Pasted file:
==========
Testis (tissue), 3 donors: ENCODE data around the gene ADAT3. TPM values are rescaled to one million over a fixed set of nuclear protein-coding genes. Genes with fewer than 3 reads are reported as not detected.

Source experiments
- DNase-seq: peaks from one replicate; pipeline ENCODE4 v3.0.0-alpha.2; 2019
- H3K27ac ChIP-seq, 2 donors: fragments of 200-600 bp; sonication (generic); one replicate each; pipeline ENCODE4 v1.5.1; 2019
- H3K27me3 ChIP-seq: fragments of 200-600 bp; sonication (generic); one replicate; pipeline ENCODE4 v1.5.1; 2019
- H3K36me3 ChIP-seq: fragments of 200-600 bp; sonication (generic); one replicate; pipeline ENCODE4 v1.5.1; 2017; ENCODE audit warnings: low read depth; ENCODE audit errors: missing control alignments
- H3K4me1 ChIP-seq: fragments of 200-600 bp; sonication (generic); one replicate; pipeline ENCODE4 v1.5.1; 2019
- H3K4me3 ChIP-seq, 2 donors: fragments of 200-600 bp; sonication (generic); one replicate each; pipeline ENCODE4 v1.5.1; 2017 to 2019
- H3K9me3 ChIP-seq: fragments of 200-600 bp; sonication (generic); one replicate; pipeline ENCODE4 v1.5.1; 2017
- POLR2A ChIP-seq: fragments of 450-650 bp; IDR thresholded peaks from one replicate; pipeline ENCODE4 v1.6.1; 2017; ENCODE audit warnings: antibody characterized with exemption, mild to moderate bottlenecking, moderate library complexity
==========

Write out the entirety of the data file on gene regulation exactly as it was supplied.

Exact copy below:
Testis (tissue), 3 donors: ENCODE data around the gene ADAT3. TPM values are rescaled to one million over a fixed set of nuclear protein-coding genes. Genes with fewer than 3 reads are reported as not detected.

Source experiments
- DNase-seq: peaks from one replicate; pipeline ENCODE4 v3.0.0-alpha.2; 2019
- H3K27ac ChIP-seq, 2 donors: fragments of 200-600 bp; sonication (generic); one replicate each; pipeline ENCODE4 v1.5.1; 2019
- H3K27me3 ChIP-seq: fragments of 200-600 bp; sonication (generic); one replicate; pipeline ENCODE4 v1.5.1; 2019
- H3K36me3 ChIP-seq: fragments of 200-600 bp; sonication (generic); one replicate; pipeline ENCODE4 v1.5.1; 2017; ENCODE audit warnings: low read depth; ENCODE audit errors: missing control alignments
- H3K4me1 ChIP-seq: fragments of 200-600 bp; sonication (generic); one replicate; pipeline ENCODE4 v1.5.1; 2019
- H3K4me3 ChIP-seq, 2 donors: fragments of 200-600 bp; sonication (generic); one replicate each; pipeline ENCODE4 v1.5.1; 2017 to 2019
- H3K9me3 ChIP-seq: fragments of 200-600 bp; sonication (generic); one replicate; pipeline ENCODE4 v1.5.1; 2017
- POLR2A ChIP-seq: fragments of 450-650 bp; IDR thresholded peaks from one replicate; pipeline ENCODE4 v1.6.1; 2017; ENCODE audit warnings: antibody characterized with exemption, mild to moderate bottlenecking, moderate library complexity